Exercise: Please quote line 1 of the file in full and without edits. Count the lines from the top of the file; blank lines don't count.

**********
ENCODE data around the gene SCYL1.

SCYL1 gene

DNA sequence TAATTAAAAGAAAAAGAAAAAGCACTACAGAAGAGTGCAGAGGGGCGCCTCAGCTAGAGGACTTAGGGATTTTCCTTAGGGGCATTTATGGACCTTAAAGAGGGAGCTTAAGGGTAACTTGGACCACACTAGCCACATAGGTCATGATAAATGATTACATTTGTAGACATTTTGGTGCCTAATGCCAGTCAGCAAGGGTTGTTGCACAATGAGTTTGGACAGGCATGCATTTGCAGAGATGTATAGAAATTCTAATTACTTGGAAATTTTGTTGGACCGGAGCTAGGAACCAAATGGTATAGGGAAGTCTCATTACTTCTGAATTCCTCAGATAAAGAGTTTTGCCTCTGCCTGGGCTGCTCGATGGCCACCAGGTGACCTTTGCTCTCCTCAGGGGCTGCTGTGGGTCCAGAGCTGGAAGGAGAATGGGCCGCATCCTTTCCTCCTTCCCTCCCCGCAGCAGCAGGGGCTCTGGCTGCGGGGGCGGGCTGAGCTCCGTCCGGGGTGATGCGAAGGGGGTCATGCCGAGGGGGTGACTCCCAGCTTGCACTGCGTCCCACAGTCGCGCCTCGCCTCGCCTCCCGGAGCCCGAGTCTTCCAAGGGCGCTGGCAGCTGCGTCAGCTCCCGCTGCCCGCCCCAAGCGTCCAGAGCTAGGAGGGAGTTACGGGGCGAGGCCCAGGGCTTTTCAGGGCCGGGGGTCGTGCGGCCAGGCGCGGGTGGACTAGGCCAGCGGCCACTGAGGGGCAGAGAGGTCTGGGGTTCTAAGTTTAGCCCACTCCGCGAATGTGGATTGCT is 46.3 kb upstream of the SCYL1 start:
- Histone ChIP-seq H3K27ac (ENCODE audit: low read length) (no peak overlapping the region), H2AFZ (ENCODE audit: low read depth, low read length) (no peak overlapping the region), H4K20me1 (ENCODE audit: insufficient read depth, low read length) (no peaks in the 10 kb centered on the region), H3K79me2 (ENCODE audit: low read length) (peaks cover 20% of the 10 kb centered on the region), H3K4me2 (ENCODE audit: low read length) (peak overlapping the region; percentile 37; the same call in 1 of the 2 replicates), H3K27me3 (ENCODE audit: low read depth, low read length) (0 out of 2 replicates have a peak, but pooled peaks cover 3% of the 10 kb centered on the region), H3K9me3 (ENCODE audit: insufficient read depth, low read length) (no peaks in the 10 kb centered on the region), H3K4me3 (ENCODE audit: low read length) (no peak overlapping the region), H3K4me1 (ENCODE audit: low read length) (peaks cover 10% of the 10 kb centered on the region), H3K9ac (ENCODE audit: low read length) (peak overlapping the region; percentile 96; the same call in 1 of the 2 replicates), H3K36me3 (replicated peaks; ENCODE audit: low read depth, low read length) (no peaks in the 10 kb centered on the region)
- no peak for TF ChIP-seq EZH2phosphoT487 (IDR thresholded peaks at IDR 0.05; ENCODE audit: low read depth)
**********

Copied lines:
ENCODE data around the gene SCYL1.